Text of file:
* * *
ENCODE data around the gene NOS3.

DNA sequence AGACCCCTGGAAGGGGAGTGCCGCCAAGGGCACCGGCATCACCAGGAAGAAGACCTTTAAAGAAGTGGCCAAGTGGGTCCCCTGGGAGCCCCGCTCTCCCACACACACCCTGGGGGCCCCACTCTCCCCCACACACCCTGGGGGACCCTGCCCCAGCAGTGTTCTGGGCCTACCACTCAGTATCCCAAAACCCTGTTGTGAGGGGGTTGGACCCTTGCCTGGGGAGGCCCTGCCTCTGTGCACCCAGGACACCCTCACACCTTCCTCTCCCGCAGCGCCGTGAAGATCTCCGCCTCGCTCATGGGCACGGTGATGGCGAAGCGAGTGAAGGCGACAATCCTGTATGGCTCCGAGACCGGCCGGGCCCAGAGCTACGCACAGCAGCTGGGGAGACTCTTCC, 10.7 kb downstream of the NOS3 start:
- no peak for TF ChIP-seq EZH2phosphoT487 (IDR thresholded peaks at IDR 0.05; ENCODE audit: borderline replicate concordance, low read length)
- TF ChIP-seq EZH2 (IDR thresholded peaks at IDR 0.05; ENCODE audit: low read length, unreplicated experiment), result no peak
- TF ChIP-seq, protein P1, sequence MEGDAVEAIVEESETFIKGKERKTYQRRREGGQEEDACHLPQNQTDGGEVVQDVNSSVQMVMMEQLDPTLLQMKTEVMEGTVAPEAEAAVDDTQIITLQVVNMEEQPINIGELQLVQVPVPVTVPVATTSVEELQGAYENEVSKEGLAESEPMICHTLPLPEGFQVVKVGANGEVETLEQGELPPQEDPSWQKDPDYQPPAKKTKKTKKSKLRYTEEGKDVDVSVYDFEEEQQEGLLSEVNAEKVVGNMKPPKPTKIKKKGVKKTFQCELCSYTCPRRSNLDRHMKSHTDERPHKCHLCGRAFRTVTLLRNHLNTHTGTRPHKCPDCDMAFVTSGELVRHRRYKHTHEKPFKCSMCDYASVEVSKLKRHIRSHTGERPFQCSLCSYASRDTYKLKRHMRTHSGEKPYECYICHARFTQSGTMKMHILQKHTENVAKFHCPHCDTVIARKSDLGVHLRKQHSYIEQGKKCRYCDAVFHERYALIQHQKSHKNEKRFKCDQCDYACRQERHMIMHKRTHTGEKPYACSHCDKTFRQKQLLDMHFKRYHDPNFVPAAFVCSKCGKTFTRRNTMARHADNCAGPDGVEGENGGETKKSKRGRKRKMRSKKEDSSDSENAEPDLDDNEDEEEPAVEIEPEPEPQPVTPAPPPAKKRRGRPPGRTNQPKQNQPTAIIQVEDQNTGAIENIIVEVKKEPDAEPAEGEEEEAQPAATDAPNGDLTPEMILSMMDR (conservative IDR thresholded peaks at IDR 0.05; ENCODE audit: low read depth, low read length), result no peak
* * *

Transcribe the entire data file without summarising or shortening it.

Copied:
ENCODE data around the gene NOS3.

DNA sequence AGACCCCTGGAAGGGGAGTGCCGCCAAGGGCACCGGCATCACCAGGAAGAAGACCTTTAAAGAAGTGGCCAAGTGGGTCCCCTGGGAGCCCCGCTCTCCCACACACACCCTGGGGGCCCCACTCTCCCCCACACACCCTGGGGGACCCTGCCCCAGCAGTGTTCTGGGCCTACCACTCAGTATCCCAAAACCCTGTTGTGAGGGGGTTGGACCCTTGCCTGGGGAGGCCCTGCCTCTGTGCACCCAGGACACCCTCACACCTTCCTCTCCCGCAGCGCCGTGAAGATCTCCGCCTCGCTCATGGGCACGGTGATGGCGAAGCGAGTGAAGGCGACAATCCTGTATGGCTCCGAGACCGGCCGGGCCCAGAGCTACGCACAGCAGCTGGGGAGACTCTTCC, 10.7 kb downstream of the NOS3 start:
- no peak for TF ChIP-seq EZH2phosphoT487 (IDR thresholded peaks at IDR 0.05; ENCODE audit: borderline replicate concordance, low read length)
- TF ChIP-seq EZH2 (IDR thresholded peaks at IDR 0.05; ENCODE audit: low read length, unreplicated experiment), result no peak
- TF ChIP-seq, protein P1, sequence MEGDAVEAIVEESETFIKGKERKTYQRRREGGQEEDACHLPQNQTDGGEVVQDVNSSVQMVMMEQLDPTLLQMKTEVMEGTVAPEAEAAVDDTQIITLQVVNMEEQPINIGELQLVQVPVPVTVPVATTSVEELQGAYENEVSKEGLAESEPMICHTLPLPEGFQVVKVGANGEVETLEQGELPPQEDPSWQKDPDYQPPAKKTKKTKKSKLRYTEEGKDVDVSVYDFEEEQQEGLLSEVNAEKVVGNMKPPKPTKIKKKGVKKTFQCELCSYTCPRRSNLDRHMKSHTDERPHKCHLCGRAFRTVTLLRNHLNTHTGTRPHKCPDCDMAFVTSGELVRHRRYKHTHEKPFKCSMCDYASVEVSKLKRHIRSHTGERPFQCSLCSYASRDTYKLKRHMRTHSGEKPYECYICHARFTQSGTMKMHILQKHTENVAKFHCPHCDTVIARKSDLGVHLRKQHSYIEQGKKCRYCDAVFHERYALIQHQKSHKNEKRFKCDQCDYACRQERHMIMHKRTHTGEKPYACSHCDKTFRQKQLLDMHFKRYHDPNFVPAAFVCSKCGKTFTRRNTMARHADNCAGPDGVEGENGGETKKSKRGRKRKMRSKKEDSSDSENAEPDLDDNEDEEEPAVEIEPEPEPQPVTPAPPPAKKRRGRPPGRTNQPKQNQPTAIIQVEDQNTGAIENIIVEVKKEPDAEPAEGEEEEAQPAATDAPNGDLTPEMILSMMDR (conservative IDR thresholded peaks at IDR 0.05; ENCODE audit: low read depth, low read length), result no peak